An occasional series by AntLab Parataxonomist: Brittany Benson
Cleridae – Checkered Beetles
With more than 3,500 species in 330 genera worldwide, about 300 species in 36 genera occur in North America, being more diverse in the south. They have a vast size range of 2-24mm, but overall have a distinct, elongated body type (even th more robust ones are still distinctly clerid-shaped). They are also covered with hairs, and can be very neatly patterned and colored (thus the name of checkered beetles).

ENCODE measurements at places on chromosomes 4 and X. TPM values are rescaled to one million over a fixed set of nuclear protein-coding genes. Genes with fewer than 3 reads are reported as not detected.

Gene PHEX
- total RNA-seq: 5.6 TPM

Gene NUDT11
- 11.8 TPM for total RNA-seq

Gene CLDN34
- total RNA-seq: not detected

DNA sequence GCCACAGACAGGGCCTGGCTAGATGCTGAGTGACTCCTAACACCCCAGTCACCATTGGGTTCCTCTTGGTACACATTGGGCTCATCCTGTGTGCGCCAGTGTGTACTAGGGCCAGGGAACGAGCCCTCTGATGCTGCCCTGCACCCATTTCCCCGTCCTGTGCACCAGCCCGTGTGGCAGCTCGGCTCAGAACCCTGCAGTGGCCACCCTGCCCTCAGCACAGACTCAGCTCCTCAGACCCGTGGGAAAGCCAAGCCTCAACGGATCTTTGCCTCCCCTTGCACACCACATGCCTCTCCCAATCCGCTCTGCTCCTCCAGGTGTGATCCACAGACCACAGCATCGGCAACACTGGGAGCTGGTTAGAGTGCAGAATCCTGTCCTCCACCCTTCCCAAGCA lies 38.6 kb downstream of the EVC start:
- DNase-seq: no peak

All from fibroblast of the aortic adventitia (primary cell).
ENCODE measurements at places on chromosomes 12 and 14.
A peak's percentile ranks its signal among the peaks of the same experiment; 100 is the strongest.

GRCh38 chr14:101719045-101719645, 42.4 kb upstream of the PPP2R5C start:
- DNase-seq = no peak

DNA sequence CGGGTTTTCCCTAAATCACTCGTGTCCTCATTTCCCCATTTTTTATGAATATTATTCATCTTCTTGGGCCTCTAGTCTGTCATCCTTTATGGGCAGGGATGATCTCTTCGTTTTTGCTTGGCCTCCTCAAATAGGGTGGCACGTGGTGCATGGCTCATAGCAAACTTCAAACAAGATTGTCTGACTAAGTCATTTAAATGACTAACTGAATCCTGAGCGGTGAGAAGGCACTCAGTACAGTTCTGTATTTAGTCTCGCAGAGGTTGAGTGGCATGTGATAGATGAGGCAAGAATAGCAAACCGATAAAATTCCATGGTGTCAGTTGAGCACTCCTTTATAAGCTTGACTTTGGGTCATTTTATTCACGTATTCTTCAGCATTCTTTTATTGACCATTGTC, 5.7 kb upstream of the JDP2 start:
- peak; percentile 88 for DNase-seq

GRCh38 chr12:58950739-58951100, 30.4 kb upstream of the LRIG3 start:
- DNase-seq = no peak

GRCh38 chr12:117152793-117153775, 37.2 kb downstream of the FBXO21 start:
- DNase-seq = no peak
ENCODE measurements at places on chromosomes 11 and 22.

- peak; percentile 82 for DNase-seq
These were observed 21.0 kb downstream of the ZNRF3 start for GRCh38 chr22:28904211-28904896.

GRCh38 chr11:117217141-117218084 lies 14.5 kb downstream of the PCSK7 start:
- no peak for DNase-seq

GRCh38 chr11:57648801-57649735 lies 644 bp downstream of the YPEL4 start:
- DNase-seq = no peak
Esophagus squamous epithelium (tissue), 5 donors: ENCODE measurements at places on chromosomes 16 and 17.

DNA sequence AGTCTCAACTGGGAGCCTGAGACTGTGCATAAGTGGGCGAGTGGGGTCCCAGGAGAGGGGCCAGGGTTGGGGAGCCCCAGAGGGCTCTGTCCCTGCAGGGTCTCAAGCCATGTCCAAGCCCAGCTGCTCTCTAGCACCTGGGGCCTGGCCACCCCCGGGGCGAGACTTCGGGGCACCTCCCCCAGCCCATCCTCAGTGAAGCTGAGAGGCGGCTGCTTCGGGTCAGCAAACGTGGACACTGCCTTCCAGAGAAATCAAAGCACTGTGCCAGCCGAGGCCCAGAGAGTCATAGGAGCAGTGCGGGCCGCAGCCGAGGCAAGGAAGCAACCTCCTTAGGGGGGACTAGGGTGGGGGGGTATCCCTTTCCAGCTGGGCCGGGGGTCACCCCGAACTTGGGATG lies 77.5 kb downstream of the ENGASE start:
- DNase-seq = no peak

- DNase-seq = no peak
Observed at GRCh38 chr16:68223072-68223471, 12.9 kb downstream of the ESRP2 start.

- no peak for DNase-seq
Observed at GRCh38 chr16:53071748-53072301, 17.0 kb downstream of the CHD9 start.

Most of the members of this family are predacious on other insects, both as larvae and adults. Typically found with woody things (check out the surface and under bark for an easy sighting). Just about any part of the woody plant they can get to, they’ll be there. Have a pile of dead twigs? There may be a clerid there. Some are fierce predators of bark beetles, and so may be important in controlling those populations. Adults of some (mostly in the Clerinae) prefer to live on flowers and munch on the pollen. Even if the larvae and adults are both typically predacious, they may not feed on the same things. One species of Aulicus, for example, eats the eggs of lubber grasshoppers as larvae, and the adults take to eating noctuid caterpillars. Some species are even scavengers.